Superbubbe Comes To Town
(With Her Gown)
There’s legal precedent and there’s domestic precedent. Both are powerful forces in our society - and my family. For example, since my wife, who was 45 years old at the time, spent a week assisting my daughter upon the arrival of our first granddaughter - well, the rest of my fertile family decreed it a domestic precedent. So, she had to do the same for the second grandchild. And six more. Plus a great grandchild. After all, a domestic precedent is a domestic precedent.
Now, as June, a month of Spring and rebirth rolls around, here comes our 2nd great grandchild, surfing in on a tide of joy. Well, who’s going to violate a precedent? SuperBubbe, like the U.S. Cavalry, rides to the rescue. Trouble is - now she’s 70 - not 45.
But off she goes like a great gray battleship - with me, a rowboat, in her wake - to the wars of diaper changes, dinners for recuperating mamas, care giving to the newborn’s sibling, and medical attention to the circumcisionee.
I go for the first two days - she stays for the week nursing, cooking, babysitting. It’s a precedent. That’s what she does.
This week of slavery to mother and child has become a family tradition like my bubbe’s stewed chicken, which the bubbe passed on to my mama. (Don’t forget to saute the onions ‘til they’re dark brown!) My mama taught my wife. (Use dry red wine, not chicken stock for the liquid.) And my wife, in a generous mood, revealed the secret to me. (Use a hen, not a fryer that’ll disintegrate into chicken mush.)
Normal families trace their descent with genealogical tables - we use a chicken recipe. While your Great Grandfather was talking Talmud in a Lithuanian Yeshiva - mine was experimenting with a few slivers of ginger mixed in with his sauteed onions.
So, besides being the best chicken cooker in five generations, I forgot to tell you my wife is an RN. So, she’s a certified care giver. She’s also a certified sentimentalist. That’s why every male child is presented to the mohel in the same embroidered dress full of sweet memories that adorned our first child over fifty years ago. (Your Christian friends would call it a christening dress.) It’s a family custom like the stewed chicken. Bubbe shows up with a smile, a burning desire to coddle mother and child, and that dress that she, as a 20 year old mother, lovingly patted into place on her first boy. Like I say, as of today at 11:15 AM, we’re up to nine brises; three sons, four grandsons, and two great grandsons.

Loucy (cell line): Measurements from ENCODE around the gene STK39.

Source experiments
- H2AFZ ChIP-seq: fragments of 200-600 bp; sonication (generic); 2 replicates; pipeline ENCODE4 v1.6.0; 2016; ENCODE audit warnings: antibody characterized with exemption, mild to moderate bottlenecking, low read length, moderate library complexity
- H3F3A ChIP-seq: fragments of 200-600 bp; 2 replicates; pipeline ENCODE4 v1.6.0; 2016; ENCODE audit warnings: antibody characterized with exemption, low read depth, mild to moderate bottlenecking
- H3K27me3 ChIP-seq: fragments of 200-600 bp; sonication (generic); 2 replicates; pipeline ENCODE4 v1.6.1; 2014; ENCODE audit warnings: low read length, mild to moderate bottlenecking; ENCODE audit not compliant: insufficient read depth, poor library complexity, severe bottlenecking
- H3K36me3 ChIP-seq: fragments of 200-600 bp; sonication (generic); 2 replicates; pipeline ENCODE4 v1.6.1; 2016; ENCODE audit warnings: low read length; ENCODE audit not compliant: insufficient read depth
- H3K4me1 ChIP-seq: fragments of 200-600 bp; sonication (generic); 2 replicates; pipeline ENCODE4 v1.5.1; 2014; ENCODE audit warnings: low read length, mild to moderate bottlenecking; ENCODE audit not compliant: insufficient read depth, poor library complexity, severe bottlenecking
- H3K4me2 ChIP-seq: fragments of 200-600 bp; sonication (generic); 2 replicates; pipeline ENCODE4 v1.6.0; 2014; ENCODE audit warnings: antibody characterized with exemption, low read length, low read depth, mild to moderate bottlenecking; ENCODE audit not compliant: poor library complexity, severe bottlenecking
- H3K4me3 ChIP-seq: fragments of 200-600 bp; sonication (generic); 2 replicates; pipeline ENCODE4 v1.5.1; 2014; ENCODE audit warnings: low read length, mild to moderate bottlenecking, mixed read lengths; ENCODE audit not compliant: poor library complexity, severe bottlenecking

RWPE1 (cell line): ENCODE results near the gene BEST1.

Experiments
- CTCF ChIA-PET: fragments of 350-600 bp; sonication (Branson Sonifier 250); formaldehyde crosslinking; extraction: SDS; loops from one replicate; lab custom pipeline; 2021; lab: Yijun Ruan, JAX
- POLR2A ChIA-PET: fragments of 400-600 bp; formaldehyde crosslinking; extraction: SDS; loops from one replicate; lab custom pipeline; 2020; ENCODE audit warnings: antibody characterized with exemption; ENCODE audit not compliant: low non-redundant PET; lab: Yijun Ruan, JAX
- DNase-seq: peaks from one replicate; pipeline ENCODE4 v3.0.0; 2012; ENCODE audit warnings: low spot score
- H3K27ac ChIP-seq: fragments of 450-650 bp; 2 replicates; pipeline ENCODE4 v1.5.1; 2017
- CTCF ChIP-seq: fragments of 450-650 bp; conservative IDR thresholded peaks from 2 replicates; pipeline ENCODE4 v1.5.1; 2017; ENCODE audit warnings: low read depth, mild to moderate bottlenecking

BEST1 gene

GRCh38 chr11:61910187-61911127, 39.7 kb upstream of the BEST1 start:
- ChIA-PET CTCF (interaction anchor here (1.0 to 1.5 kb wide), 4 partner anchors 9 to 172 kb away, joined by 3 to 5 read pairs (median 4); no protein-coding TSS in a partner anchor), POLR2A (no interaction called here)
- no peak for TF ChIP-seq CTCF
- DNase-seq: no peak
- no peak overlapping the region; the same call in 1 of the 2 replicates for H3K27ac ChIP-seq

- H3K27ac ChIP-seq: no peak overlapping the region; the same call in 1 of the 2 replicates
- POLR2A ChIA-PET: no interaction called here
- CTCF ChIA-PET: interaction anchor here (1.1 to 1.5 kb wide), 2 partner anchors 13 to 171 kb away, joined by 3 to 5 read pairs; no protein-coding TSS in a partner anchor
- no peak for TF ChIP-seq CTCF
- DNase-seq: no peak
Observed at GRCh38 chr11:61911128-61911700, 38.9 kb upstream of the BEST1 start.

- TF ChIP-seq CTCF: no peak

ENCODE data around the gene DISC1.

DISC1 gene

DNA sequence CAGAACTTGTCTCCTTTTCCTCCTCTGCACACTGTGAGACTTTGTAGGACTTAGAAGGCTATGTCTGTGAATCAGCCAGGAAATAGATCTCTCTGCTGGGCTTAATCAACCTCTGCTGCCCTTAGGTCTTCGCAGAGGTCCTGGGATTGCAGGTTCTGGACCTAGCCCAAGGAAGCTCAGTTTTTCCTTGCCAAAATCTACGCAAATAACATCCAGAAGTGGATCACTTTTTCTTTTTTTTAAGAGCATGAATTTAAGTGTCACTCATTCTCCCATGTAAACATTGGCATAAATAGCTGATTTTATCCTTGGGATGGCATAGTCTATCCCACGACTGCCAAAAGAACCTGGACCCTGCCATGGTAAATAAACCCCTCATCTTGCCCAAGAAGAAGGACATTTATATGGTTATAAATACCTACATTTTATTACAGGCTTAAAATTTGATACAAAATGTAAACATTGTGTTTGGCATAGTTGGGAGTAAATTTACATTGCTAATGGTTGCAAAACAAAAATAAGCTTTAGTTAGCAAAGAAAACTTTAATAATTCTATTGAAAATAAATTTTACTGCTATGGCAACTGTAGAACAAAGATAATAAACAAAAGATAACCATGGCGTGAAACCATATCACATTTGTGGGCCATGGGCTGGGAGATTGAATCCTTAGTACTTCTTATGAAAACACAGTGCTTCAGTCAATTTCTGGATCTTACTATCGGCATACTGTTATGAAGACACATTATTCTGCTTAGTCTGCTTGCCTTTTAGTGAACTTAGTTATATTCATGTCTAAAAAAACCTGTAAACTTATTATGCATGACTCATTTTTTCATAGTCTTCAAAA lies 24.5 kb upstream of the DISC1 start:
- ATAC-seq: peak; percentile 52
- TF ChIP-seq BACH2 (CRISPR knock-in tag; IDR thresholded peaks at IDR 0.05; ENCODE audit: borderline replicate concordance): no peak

My wife reminds me that we paid nine dollars for the gown - so by virtue of amortization the price is down to a dollar per occasion. We laugh at inflation - a couple more brises and we’re down to the price of a poppy seed bagel.
So here we are again in Far Rockaway, New York - Yeshiva Shor Yoshuv - two years after our first great grandchild’s bris. Same dress. Same family, except for the newcomer, who at eight days old is not world-wise enough to figure out that although everybody is grinning and mazel toving, this is not a bar mitzvah. There’ll be no presents for him. There will be probably a night of discomfort. But that’s why bubbe is here with that dress full of memories.
Now, in a small room down the hall from the davening men the mother ceremonially hands my cooly-dressed great grandson to the grandmother who passes it like the crown jewels of England to the Superbubbe - the great grandmother. Another family tradition: and even more significant than stewed chicken with onions. A married relative, as yet childless brings the unwary guest of honor to me. My fifteen minutes of fame lasts barely ten seconds as I gaze at the baby face so unsuspecting of the pain and joy of his new world. I pass the Crown Jewels to the Mohel.
As per tradition the tri-generational girls remain far down the hall. They can barely hear the murmuring of the prayers but the shouts of mazel tov ring through the corridor like Joshua's trumpet at Jericho, as the deed is done.
Same dress, same faces, and even the same mohel - Rebbe Yehuda Kaplan, who does the same artful job on this child as on the little boy’s brother, two years ago. We respect precedent in our family.